Judging from its pictures, it’s not at all a bad little house, and shouldn’t require all that much money to bring it up to date. Mind you, spending a whole lot on this house, this location, wouldn’t be very smart to begin with, but there’s certainly room to invest a modest amount.

People in Maine would be sobbing hysterically if they saw what this kind of money buys down here but then, people in Maine don’t work on Wall Street. That makes them doubly  lucky, I suppose.


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It’s “in crisis” because no one wants one

Smart house flat illustration concept

You might as well burn up your cash by stacking it on your solar roof panels and waiting for a sunny day

Business Insider, which seems to be trying to replaces interns with real reporters (a distinction without a difference, probably), looks at the “smart home’ segment and declares a crisis.

There are many barriers preventing mass-market smart home adoption: high device prices, limited consumer demand [emphasis added] and long device replacement cycles. However, the largest barrier is the technological fragmentation of the smart home ecosystem, in which consumers need multiple networking devices, apps and more to build and run their smart home.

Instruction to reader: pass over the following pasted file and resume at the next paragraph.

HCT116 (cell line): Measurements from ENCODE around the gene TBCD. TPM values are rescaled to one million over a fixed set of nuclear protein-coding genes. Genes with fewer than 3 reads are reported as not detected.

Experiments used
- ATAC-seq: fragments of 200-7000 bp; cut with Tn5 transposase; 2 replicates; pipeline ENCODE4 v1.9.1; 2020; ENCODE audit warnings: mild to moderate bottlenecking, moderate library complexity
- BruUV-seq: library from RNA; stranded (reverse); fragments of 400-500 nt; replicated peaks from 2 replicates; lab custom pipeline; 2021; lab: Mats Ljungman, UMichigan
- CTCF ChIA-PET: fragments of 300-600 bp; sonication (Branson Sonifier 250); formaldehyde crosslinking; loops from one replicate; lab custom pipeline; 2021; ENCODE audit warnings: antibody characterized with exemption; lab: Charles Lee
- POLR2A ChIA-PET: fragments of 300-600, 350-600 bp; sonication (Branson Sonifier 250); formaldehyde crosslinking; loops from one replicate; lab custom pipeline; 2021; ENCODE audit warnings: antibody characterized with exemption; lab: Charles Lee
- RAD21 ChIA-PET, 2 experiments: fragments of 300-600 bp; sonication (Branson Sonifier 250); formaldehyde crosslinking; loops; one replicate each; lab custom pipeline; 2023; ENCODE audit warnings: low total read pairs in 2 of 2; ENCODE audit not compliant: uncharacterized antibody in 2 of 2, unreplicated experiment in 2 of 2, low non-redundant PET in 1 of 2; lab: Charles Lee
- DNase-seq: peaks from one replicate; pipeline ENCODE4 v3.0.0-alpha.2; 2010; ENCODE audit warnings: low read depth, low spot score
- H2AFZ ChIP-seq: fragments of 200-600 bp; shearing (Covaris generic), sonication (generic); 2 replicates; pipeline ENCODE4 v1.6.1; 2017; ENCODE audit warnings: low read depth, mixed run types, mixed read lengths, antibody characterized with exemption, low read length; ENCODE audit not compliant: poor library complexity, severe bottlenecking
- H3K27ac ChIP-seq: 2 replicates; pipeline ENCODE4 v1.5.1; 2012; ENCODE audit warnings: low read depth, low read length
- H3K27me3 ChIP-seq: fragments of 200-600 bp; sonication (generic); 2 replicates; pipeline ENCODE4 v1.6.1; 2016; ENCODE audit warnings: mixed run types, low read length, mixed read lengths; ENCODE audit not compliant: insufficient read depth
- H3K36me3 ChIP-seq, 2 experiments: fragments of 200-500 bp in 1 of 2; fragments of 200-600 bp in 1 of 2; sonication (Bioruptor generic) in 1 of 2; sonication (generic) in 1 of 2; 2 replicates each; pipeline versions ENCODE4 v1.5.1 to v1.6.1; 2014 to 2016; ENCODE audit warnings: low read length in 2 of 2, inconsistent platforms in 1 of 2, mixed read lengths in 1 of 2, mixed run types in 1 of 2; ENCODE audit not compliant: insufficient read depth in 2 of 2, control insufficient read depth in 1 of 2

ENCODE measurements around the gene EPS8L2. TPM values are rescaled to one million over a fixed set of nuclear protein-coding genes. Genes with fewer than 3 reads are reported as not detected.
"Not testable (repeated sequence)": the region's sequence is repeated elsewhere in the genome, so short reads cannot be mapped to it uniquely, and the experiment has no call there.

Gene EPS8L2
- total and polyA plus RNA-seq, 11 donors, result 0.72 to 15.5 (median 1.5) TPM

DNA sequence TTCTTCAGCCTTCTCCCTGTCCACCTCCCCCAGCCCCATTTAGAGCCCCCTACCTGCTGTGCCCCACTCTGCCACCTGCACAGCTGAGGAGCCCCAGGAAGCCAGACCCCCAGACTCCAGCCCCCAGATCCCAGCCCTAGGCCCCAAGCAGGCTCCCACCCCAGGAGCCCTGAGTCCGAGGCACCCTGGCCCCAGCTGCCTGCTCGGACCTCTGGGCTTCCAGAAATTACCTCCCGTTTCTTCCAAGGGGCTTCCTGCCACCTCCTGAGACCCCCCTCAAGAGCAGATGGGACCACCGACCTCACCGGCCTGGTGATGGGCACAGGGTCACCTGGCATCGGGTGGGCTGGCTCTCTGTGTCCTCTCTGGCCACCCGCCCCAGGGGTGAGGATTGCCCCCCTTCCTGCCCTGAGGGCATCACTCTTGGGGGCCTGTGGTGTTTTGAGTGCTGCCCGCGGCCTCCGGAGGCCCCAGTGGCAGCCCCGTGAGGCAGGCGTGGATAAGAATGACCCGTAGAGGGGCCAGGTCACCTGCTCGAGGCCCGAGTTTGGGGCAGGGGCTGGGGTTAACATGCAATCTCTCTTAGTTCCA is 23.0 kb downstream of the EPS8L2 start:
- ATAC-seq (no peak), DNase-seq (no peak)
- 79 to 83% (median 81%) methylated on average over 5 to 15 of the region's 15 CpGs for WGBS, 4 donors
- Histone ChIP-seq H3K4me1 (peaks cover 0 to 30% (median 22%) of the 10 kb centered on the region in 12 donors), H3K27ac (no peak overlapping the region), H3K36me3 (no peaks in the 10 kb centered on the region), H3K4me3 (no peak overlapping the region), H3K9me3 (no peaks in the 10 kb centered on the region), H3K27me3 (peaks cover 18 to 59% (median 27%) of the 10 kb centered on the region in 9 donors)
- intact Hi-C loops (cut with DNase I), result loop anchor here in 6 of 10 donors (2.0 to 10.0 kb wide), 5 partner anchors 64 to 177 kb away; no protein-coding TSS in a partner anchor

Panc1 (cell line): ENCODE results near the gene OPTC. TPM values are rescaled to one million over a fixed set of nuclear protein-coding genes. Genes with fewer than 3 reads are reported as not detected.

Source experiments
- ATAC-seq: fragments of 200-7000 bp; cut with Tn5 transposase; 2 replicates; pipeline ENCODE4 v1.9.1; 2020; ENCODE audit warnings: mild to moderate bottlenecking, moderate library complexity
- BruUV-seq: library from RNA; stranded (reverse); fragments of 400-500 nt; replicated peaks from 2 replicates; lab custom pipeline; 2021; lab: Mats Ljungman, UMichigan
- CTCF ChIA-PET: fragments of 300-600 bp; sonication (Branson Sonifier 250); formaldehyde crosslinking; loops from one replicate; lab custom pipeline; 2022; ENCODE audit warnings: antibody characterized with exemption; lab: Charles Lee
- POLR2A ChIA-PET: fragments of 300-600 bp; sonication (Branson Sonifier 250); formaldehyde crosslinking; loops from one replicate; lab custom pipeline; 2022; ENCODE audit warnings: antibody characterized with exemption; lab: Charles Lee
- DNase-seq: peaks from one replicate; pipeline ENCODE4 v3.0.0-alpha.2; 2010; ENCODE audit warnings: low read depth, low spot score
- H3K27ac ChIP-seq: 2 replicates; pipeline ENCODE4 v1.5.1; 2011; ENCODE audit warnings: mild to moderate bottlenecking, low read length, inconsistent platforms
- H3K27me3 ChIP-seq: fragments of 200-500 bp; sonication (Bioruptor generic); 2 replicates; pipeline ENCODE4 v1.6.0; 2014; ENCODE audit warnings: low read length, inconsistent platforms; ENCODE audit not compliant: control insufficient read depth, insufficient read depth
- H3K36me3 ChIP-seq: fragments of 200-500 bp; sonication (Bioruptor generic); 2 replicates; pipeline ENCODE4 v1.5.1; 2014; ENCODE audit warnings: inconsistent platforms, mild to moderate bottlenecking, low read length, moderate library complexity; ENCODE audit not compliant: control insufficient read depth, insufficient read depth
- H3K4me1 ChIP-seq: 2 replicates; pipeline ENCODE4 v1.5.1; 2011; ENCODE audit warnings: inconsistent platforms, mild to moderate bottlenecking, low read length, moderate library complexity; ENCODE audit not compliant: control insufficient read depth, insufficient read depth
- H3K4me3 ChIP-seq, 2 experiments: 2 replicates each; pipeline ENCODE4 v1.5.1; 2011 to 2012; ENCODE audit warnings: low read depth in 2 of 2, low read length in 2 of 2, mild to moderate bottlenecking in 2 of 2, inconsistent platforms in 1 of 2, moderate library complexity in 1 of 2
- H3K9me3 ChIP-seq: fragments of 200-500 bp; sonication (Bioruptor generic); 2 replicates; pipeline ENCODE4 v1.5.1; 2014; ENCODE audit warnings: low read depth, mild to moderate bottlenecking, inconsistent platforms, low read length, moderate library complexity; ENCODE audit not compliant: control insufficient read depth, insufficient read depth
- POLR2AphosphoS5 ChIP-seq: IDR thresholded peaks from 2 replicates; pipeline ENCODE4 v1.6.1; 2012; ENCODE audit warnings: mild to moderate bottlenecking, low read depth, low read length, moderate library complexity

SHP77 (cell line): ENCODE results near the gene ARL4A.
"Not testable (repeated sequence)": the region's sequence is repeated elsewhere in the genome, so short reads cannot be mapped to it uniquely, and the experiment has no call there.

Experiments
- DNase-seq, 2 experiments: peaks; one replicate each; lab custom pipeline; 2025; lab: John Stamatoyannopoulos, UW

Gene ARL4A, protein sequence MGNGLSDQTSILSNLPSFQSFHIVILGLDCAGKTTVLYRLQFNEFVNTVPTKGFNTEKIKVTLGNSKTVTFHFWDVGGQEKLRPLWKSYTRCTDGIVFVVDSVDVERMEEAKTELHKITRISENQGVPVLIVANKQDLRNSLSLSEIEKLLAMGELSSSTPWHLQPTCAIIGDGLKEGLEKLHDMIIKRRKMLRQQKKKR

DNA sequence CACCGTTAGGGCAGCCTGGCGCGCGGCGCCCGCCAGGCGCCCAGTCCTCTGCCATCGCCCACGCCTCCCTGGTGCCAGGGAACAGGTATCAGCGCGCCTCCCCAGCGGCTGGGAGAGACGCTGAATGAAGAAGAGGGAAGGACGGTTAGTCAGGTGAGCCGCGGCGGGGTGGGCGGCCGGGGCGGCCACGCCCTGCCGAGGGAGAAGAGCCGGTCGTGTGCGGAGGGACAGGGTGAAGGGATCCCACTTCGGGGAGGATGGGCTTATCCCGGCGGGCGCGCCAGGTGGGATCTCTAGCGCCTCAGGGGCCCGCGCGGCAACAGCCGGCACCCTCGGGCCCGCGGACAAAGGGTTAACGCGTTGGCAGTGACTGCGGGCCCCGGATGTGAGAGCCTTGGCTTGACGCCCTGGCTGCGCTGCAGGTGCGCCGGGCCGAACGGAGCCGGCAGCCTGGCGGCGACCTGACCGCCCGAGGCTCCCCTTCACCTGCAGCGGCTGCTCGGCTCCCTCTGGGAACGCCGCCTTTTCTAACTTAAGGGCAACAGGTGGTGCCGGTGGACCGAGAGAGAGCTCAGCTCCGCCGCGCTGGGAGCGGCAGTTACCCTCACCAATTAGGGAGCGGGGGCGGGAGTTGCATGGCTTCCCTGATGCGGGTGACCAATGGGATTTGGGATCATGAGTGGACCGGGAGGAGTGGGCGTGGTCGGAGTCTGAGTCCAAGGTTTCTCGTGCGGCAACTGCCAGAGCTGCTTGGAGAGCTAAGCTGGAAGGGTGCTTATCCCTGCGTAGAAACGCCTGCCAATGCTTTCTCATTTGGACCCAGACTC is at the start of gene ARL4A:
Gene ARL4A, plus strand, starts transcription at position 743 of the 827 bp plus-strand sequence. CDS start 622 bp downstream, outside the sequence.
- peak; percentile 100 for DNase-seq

There’s not really a technology gap here, so far as I can see, there’s what economists call a “who the fuck wants or cares about it?” problem . Judging from the reaction of my clients, and those of other agents I’ve spoken with, the market for a “home environment” system controllable remotely by the owner, is about as large as that for Question systems; in other words, it’s non-existent. The smart home is an answer to a question that isn’t being asked.

My advice is that, if you are a real wonk about this stuff and have the money to indulge your electronic gadgetry obsession, gofer it, but don’t expect the next owner of your house to pay a penny for it. Like a swimming pool, which adds exactly nothing to the value of most homes, your surround sound/home heating/cooling/burglar alarmed/nanny watcher system won’t win buyers.

And unlike that swimming pool, your electronic gizmos will be obsolete by the time you resell.





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Sale, contract, and a price cut

6 lita

6 Lita Lane

6 Lita Drive, Greenwich, new construction, sold for $3.425 (Realtor.com estimated its worth at $1.4 – something’s wrong with their algorithms). Not at all my cup of tea, especially what has to be one of the ugliest front exteriors of recent build, but Lita’s a close-in street and this one’s almost at the end of it, away from North Street, so that helps. No. 10 Lita, next door, sold for $3.57 in 2014, which makes this price seem sort of comparable, even at 1,000 feet less.

80 Round Hill Road

80 Round Hill Rd

80 Round Hill Road, asking $4.080 million, is under contract. 1938 house, and very attractive in a formal way. I wouldn’t imagine its kitchen will survive the new owners.